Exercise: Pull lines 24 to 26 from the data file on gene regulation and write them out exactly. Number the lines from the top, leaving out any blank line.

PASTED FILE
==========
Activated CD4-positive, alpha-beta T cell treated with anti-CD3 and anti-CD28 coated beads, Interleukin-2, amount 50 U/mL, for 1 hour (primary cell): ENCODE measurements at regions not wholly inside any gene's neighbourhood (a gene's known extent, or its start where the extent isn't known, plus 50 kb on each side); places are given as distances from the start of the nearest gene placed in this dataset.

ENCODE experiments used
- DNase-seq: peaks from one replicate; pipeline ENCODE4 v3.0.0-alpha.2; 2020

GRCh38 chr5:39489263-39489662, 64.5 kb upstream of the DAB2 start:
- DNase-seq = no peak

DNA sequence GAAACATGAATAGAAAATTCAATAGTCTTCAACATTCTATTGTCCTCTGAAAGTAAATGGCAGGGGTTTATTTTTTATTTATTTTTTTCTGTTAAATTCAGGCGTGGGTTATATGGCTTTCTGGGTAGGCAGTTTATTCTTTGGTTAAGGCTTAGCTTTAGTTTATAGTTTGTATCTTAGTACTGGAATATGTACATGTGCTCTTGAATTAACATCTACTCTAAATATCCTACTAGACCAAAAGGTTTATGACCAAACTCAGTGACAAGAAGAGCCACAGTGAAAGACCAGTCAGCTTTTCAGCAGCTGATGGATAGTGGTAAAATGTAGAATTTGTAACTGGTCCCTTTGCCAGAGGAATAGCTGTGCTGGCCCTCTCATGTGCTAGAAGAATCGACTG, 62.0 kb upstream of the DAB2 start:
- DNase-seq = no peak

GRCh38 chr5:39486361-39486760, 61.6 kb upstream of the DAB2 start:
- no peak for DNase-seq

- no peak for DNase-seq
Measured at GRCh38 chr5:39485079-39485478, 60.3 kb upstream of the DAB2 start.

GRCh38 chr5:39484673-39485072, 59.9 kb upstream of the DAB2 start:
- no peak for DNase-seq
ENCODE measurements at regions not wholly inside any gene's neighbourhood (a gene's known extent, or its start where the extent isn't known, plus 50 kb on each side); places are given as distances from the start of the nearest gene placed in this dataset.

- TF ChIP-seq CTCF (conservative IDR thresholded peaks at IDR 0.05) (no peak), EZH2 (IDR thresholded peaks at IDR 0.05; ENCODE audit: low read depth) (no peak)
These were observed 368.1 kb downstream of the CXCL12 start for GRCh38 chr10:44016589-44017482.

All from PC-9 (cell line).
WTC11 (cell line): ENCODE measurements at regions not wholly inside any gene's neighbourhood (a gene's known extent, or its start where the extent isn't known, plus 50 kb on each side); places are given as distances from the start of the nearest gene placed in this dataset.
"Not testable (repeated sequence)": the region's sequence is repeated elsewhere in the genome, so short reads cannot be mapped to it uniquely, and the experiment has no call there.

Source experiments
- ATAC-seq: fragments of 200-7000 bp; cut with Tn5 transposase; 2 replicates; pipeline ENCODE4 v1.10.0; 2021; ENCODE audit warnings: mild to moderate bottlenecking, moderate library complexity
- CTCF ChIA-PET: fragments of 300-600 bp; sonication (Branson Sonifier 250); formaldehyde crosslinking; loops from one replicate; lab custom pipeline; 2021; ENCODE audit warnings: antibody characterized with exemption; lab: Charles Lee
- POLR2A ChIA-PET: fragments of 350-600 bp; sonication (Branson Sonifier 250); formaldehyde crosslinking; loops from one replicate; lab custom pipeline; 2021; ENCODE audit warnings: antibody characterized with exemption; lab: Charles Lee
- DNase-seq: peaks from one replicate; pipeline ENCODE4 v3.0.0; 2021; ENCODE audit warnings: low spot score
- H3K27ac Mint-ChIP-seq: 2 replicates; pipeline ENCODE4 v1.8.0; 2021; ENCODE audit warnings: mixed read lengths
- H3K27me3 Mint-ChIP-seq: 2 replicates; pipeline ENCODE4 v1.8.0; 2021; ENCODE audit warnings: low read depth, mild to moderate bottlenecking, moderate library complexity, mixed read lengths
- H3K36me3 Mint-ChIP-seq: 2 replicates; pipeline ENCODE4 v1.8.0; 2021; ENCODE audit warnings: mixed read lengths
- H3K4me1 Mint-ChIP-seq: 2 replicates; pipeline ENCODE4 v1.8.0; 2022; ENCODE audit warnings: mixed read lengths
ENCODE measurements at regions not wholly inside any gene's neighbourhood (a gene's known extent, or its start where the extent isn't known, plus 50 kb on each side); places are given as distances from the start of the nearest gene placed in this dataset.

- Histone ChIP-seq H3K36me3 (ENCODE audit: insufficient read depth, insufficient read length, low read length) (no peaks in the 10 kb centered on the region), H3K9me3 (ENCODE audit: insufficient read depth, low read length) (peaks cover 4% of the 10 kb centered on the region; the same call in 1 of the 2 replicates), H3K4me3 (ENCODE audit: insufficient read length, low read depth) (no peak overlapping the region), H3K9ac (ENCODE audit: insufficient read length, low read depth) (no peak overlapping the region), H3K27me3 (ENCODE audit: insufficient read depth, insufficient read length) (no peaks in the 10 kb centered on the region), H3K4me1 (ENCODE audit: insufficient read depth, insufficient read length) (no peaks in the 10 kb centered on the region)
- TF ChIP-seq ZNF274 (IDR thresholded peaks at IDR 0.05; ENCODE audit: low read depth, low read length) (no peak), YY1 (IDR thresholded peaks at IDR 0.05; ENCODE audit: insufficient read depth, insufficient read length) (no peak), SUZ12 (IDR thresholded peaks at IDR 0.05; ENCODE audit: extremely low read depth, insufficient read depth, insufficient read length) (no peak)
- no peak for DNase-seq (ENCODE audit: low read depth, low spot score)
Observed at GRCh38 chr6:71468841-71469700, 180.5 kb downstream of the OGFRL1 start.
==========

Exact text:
- DNase-seq: peaks from one replicate; pipeline ENCODE4 v3.0.0; 2021; ENCODE audit warnings: low spot score
- H3K27ac Mint-ChIP-seq: 2 replicates; pipeline ENCODE4 v1.8.0; 2021; ENCODE audit warnings: mixed read lengths
- H3K27me3 Mint-ChIP-seq: 2 replicates; pipeline ENCODE4 v1.8.0; 2021; ENCODE audit warnings: low read depth, mild to moderate bottlenecking, moderate library complexity, mixed read lengths